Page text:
Republicans seek to lower odds of a shutdown
Stung by the defeat of their ObamaCare repeal plan, GOP leaders are doing what they can to avoid a messy spending fight with Democrats that would risk a government shutdown.
Senate Republican leaders signaled Tuesday they would set aside President Trump’s controversial request for a military supplemental bill that would include funding to begin construction of a wall along the southern border.
Speaking at a leadership press conference at the request of Senate Majority Leader Mitch McConnell (R-Ky.), Sen. Roy Blunt (R-Mo.) said the supplemental bill would likely move “at a later time.”
Speaker Paul Ryan (R-Wis.), meanwhile, sought to avoid another political landmine Tuesday by arguing that language defunding Planned Parenthood should be kept out of the spending legislation that needs to pass by April 28.
The Speaker said he wants to address defunding Planned Parenthood, long a conservative priority, through a special budgetary process that requires only 51 votes to pass the Senate.
“We think reconciliation is the tool, because that gets it in law,” Ryan told reporters, referring to the procedural track leaders tried to use to pass the failed healthcare bill. “Reconciliation is the way to go.”
The signals from the House and Senate indicate Republicans are coming to grips with the reality that they can’t pass critical legislation on their own.
Some conservatives are still insisting that Republicans plow ahead with linking the border wall and Planned Parenthood to the spending bill.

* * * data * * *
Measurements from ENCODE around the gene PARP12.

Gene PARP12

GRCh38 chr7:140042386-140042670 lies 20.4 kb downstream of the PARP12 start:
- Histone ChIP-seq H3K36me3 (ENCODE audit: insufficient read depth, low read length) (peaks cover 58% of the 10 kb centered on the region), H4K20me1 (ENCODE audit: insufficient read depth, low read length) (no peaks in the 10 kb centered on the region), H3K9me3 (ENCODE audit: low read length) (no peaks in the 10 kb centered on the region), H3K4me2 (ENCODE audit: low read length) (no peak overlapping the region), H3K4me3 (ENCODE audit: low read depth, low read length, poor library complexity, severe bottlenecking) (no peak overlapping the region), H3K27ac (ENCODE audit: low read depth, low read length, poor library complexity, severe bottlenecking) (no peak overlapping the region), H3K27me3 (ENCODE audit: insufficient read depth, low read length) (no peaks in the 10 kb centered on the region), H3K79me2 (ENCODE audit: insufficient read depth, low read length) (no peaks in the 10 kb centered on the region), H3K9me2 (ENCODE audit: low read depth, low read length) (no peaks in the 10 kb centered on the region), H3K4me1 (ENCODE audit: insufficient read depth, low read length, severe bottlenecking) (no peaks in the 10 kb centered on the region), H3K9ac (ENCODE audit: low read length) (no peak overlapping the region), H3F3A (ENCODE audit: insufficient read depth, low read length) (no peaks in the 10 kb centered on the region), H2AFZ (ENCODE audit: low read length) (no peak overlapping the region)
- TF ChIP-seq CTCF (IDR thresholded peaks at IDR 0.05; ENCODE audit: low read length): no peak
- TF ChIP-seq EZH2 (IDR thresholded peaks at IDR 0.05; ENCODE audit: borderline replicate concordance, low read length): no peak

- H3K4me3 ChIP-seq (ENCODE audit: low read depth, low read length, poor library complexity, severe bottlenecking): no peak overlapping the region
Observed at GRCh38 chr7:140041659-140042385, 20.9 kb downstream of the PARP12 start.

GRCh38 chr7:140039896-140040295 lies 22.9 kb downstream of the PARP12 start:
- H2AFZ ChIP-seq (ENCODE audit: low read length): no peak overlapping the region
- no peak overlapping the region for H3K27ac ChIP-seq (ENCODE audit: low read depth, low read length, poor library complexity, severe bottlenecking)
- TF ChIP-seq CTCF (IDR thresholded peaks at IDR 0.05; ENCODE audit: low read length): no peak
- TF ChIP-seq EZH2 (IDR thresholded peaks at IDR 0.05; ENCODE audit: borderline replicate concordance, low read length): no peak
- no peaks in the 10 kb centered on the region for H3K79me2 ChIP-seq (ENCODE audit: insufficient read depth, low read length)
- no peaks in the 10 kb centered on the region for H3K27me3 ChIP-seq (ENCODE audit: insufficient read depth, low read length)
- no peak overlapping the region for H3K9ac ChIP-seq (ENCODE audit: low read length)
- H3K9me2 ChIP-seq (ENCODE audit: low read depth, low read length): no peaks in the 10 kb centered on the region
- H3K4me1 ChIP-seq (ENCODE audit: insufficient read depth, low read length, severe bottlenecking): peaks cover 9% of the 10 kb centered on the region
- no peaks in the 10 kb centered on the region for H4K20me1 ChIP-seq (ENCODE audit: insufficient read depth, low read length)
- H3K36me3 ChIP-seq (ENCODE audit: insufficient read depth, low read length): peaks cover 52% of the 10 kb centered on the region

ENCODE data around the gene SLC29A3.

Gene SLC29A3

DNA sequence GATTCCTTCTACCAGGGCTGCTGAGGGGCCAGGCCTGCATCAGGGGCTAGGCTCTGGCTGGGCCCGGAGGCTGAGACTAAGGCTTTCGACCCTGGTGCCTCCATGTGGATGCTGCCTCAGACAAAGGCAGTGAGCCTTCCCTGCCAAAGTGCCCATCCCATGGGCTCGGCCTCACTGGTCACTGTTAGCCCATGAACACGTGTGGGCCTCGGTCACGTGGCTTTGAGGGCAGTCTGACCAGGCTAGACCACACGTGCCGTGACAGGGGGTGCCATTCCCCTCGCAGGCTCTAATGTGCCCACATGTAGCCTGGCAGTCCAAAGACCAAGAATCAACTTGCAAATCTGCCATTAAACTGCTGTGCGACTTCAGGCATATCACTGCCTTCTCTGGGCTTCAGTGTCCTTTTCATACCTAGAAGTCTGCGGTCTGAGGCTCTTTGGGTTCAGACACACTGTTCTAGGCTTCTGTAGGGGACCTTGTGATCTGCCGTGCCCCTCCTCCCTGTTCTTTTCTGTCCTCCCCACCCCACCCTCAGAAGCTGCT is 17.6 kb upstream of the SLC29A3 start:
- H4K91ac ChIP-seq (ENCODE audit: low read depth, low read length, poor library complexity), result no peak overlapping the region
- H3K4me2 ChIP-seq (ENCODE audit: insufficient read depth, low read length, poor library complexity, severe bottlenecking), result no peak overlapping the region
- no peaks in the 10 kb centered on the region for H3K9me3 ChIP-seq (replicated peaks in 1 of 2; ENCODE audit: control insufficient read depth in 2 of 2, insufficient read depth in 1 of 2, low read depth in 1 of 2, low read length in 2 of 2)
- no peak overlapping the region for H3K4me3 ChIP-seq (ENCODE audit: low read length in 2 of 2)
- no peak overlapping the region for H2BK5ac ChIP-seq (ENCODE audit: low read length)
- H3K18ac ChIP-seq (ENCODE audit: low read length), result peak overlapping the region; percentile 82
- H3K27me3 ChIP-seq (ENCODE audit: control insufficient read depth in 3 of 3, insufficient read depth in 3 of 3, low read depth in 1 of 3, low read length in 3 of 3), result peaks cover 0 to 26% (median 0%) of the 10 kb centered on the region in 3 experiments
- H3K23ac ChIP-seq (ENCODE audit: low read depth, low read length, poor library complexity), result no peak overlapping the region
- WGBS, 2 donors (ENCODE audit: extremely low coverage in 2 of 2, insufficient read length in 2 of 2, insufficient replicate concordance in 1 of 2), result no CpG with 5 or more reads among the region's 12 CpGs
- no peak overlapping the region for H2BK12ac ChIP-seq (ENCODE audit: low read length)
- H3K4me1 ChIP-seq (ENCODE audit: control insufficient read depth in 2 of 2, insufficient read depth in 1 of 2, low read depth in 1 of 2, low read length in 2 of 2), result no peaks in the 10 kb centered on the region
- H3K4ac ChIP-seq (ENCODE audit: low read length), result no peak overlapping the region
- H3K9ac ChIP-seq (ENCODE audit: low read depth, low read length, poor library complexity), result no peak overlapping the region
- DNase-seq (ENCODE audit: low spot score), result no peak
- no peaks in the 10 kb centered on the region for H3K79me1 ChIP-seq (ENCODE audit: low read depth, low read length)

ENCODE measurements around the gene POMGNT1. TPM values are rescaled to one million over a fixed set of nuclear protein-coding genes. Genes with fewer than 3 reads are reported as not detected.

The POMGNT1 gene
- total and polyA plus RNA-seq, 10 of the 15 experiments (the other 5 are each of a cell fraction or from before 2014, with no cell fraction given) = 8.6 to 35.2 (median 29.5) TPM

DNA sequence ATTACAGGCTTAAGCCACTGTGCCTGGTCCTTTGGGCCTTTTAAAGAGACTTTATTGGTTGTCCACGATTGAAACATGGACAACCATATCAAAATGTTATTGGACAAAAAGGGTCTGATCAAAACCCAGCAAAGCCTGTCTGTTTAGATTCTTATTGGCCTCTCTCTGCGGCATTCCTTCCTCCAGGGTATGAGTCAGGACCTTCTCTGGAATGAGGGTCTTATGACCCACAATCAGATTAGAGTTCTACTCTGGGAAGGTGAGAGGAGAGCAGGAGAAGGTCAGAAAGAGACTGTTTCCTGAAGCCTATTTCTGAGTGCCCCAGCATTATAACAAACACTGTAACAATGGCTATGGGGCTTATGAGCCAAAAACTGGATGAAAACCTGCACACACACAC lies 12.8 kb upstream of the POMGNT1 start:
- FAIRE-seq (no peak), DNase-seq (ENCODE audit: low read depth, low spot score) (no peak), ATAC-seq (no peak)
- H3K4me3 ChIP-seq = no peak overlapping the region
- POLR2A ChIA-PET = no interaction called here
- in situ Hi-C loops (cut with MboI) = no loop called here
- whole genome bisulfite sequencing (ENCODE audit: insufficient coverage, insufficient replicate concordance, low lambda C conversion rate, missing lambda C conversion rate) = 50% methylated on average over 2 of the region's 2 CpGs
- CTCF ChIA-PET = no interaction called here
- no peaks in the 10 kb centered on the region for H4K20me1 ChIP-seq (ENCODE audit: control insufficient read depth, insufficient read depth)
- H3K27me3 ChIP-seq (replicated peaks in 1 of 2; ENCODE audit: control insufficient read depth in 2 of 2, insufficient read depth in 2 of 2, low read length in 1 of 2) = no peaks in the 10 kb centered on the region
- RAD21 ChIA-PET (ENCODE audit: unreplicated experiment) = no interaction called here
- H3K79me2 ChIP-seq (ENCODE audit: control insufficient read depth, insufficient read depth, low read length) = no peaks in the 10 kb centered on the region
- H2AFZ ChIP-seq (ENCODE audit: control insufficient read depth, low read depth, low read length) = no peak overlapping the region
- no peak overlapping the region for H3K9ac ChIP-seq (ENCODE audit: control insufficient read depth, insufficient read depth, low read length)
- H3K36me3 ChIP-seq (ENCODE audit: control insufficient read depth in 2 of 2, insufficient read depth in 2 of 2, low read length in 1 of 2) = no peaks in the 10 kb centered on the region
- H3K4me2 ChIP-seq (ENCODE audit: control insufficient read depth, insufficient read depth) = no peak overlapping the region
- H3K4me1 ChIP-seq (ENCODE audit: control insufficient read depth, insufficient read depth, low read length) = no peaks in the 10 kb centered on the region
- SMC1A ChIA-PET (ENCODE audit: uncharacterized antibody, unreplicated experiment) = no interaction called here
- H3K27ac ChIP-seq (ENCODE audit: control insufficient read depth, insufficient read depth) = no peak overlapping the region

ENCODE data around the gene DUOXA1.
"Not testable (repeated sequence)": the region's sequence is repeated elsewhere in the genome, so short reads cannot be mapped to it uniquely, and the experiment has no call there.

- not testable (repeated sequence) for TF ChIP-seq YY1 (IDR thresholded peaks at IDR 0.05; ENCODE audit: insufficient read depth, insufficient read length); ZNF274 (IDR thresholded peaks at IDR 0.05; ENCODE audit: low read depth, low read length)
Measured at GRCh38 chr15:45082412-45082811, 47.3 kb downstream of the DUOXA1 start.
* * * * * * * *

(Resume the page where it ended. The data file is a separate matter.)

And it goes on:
But other Republicans wary after the healthcare failure assume the Freedom Caucus will do as they did in the healthcare debate and end up opposing the funding legislation no matter what concessions are made.
Keeping the government open may be one of the few areas where Republicans can expect assistance from Democrats, who are otherwise ardently opposed to their agenda.
“I am confident they would do it to keep the government open and to keep us from defaulting on the debt. Those two issues, I see them working with us. And if we do, we’ll have Republicans in the Freedom Caucus that won’t like the fact we’re not getting much back in return,” said Rep. Chris Collins (R-N.Y.), a Trump ally.
Fears of a possible government shutdown grew on Capitol Hill after conservative and centrist Republicans derailed legislation to repeal and replace ObamaCare, one of Trump’s top priorities.
The legislative setback raised questions over the ability of Republican leaders to move a must-pass spending package before government funding expires.
“Yes, I am worried,” Sen. John McCain (R-Ariz.) told reporters when asked about a possible government shutdown.
Republicans fret that a shutdown only a few months into Trump’s term could raise questions about their basic ability to govern, with the ramifications felt in the 2018 midterm elections.
“Shutting down the government when it’s a Republican government and a Republican Congress is not an option,” said Rep. Tom Cole (R-Okla.), a senior member of the House Appropriations Committee.
Even Rep. Trent Franks (R-Ariz.), a Freedom Caucus member and ardent foe of abortion, acknowledged attempts to defund Planned Parenthood wouldn’t overcome a Democratic filibuster in the Senate.
“We’re going to have a very challenging situation there with the Senate rules,” Franks said.
The budget proposal Trump submitted to Congress this month included a supplemental request for $30 billion in emergency defense funds and $3 billion to begin construction of the border wall and tighten homeland security.